A year-long series of weekly essays re-imagining the Reforming Church. This is not a scholarly effort, crafting neither an ecclesiastical nor a theological system. Rather, it is simply a futurist’s snapshot – it is how I imagine the church proceeding forward through the next decades in the tradition of the Reformation.
Grace to you and peace from God our Father and our Lord Jesus Christ.
I realize that “The Emergent Church” is an idea that is already out there. I am not as sure that the idea as used in systems theory or philosophy is the same idea that has informed the Emergent Church. I want to be clear as I write, that I am not writing about the Emergent Church which is bearing wisdom from the edge of the mainline born out of disillusionment.
Indeed, my own story of the church has chapters of disillusionment. Try as I may to write in the indicative voice, the imperatives born out of my own pain and hurt and disillusionment shadow everything I say. Yet, I shall attempt to hold to the promise of pointing in a new direction without condemning the past.
My re-conceptualization of the emergent church is rather more organic, more a biological/spiritual phenomenon. The Reforming Church, as I see it, is more evolving than reforming, becoming something new, that is sustainable, that can neither be returned to how it was before nor replicated and passed on in a form that becomes liturgical practice. It emerges out of the Holy Spirit’s immersion with each specific new historical context – and even more today, as that context changes so rapidly.
We together are more than any of us is alone. The church is more than what I am. It is what we are together. This is a basic truism of the emergent church.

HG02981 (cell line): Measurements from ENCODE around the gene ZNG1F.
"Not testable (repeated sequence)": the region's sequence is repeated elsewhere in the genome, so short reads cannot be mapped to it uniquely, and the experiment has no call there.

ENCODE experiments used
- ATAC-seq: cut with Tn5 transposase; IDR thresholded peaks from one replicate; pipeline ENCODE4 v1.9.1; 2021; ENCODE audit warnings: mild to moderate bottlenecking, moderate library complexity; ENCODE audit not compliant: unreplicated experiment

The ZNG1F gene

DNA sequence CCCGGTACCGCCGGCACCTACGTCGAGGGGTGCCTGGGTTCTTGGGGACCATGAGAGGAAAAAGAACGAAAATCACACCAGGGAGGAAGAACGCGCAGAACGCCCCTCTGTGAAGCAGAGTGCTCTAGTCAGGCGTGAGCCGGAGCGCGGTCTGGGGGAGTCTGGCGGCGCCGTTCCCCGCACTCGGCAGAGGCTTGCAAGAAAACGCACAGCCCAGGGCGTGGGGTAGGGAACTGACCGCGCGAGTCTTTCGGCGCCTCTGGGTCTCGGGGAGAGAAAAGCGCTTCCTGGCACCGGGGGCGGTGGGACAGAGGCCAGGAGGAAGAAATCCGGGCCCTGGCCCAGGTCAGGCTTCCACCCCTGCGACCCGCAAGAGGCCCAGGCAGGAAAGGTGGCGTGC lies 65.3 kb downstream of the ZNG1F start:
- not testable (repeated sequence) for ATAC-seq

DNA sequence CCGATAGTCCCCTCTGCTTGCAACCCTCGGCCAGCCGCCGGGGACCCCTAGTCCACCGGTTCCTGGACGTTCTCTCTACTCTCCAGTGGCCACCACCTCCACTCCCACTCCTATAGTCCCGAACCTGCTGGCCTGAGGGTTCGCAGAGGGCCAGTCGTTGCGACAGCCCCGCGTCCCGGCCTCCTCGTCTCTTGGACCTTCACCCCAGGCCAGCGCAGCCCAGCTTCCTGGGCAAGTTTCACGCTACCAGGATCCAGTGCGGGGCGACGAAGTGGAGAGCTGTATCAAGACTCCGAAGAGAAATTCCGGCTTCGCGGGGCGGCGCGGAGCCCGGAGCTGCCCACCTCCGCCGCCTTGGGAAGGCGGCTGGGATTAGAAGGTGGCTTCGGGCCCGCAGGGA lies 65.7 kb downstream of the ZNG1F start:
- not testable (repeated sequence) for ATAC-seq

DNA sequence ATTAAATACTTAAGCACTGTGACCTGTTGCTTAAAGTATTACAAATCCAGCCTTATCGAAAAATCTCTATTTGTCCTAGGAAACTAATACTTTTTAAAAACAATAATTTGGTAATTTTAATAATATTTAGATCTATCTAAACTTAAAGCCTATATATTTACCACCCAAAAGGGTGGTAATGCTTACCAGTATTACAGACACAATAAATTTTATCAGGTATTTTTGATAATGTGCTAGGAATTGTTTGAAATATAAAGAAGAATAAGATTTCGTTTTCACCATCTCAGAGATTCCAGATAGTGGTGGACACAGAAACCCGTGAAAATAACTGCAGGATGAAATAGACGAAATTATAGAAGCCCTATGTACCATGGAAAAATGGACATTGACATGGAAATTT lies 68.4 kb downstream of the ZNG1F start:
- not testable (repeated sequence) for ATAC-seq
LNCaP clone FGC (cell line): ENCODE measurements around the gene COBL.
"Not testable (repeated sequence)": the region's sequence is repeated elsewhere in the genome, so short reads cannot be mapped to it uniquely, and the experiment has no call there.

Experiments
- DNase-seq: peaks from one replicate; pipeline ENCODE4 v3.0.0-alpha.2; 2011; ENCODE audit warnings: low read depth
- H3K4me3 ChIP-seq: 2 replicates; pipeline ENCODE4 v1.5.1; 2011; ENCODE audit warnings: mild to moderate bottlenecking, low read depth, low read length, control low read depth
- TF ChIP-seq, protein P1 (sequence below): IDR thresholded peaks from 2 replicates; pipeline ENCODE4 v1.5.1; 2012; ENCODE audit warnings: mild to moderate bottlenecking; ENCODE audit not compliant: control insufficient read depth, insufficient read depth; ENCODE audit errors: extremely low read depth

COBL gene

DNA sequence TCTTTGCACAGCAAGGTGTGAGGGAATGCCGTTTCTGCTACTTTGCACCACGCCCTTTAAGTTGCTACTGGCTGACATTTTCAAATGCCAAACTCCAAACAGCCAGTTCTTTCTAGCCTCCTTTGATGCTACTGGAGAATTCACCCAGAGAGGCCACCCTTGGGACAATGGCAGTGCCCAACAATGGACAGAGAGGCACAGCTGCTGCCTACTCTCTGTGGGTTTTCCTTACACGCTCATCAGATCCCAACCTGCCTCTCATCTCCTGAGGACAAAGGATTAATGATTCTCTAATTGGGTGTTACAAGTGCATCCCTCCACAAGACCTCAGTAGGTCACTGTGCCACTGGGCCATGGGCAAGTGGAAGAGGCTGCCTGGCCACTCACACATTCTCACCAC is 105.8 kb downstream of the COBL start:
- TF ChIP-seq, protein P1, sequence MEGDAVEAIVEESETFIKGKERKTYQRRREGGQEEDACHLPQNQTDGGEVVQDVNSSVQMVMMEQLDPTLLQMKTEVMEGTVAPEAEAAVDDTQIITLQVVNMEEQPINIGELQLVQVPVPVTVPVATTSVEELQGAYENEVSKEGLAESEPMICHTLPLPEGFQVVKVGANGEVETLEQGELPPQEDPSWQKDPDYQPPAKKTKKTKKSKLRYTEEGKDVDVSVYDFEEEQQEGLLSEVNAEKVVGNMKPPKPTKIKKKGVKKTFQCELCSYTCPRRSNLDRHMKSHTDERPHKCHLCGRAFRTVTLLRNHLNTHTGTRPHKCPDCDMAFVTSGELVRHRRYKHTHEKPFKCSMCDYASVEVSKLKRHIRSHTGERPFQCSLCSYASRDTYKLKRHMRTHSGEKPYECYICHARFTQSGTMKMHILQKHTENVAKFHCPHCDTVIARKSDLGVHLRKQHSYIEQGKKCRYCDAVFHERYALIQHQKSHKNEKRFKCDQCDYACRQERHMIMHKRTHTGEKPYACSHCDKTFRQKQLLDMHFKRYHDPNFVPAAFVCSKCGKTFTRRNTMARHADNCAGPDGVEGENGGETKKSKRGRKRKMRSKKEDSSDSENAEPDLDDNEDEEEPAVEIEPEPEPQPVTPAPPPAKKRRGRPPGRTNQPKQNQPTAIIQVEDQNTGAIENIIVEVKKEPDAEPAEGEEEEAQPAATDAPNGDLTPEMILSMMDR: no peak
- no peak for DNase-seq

Groomed in the Reformed Tradition which emphasizes that the Church is constantly changing as the Scriptures are read and interpreted by the Holy Spirit, the Reforming Church is evolving. It becomes new every morning (Lamentations of Jeremiah 3:23). In keeping what I consider a divine promise, the Reforming Church is constantly becoming the new thing God creates (Isaiah 42:9, 43:19, and a rather hot oracle in Isaiah 48:1-11).
What is past is past (Isaiah 42:9-25). The Reforming Church is released from its commitments to what is past. The commitments of the Reforming Church race to keep up with God’s activity in the lives of the Followers of the Way of Jesus Christ and his church. The Church’s liturgical and theological formulations, often repeated over and over until they become indelible, are released from the past. The past is gone leaving a clear slate for a new liturgy and a new song. For this reason, the Reforming Church only acknowledges that it comes out of the Reformed Tradition, but what the Reforming Church is becoming is no more like the Church of the Reformation than a hen is like the egg from which it emerged. The Reforming Church goes forward into the decades with only a sense of its best directions. And yet, its course is constantly diverted by the serendipities of the Holy Spirit. The Holy Spirit is the disturbance in the Reforming Church’s field of direction – where it finds its mission.
To the only wise God, through Jesus Christ, to whom be the glory forever!” – Romans 16:-27